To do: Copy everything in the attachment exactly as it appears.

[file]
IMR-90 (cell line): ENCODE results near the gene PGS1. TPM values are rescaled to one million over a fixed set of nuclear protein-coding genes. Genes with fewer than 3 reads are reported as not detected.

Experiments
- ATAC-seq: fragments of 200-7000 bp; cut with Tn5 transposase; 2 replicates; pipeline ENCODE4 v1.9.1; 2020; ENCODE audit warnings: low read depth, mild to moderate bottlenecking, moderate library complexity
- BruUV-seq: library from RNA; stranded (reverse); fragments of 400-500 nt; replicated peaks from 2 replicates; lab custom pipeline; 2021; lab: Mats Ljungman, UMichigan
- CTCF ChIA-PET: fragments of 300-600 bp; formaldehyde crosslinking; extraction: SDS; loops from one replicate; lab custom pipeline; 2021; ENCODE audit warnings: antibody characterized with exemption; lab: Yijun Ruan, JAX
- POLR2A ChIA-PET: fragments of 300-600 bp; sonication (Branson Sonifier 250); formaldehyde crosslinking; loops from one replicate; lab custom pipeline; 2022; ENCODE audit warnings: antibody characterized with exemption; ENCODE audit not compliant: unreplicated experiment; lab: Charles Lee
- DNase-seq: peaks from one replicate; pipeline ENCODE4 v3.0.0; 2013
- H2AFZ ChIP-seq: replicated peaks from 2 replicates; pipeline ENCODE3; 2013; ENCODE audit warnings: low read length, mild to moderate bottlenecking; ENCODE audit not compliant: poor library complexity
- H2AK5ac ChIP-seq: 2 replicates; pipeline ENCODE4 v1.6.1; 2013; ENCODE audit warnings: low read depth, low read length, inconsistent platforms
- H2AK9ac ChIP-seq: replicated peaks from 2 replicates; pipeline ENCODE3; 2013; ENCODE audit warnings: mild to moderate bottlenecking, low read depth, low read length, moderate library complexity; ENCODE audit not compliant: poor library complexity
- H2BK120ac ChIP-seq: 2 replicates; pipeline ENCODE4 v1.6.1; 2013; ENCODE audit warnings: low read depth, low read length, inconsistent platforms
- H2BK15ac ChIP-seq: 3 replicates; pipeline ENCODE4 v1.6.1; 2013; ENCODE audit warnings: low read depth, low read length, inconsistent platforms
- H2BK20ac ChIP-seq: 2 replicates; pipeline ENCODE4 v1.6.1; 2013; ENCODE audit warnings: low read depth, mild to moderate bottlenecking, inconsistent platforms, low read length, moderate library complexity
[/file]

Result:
IMR-90 (cell line): ENCODE results near the gene PGS1. TPM values are rescaled to one million over a fixed set of nuclear protein-coding genes. Genes with fewer than 3 reads are reported as not detected.

Experiments
- ATAC-seq: fragments of 200-7000 bp; cut with Tn5 transposase; 2 replicates; pipeline ENCODE4 v1.9.1; 2020; ENCODE audit warnings: low read depth, mild to moderate bottlenecking, moderate library complexity
- BruUV-seq: library from RNA; stranded (reverse); fragments of 400-500 nt; replicated peaks from 2 replicates; lab custom pipeline; 2021; lab: Mats Ljungman, UMichigan
- CTCF ChIA-PET: fragments of 300-600 bp; formaldehyde crosslinking; extraction: SDS; loops from one replicate; lab custom pipeline; 2021; ENCODE audit warnings: antibody characterized with exemption; lab: Yijun Ruan, JAX
- POLR2A ChIA-PET: fragments of 300-600 bp; sonication (Branson Sonifier 250); formaldehyde crosslinking; loops from one replicate; lab custom pipeline; 2022; ENCODE audit warnings: antibody characterized with exemption; ENCODE audit not compliant: unreplicated experiment; lab: Charles Lee
- DNase-seq: peaks from one replicate; pipeline ENCODE4 v3.0.0; 2013
- H2AFZ ChIP-seq: replicated peaks from 2 replicates; pipeline ENCODE3; 2013; ENCODE audit warnings: low read length, mild to moderate bottlenecking; ENCODE audit not compliant: poor library complexity
- H2AK5ac ChIP-seq: 2 replicates; pipeline ENCODE4 v1.6.1; 2013; ENCODE audit warnings: low read depth, low read length, inconsistent platforms
- H2AK9ac ChIP-seq: replicated peaks from 2 replicates; pipeline ENCODE3; 2013; ENCODE audit warnings: mild to moderate bottlenecking, low read depth, low read length, moderate library complexity; ENCODE audit not compliant: poor library complexity
- H2BK120ac ChIP-seq: 2 replicates; pipeline ENCODE4 v1.6.1; 2013; ENCODE audit warnings: low read depth, low read length, inconsistent platforms
- H2BK15ac ChIP-seq: 3 replicates; pipeline ENCODE4 v1.6.1; 2013; ENCODE audit warnings: low read depth, low read length, inconsistent platforms
- H2BK20ac ChIP-seq: 2 replicates; pipeline ENCODE4 v1.6.1; 2013; ENCODE audit warnings: low read depth, mild to moderate bottlenecking, inconsistent platforms, low read length, moderate library complexity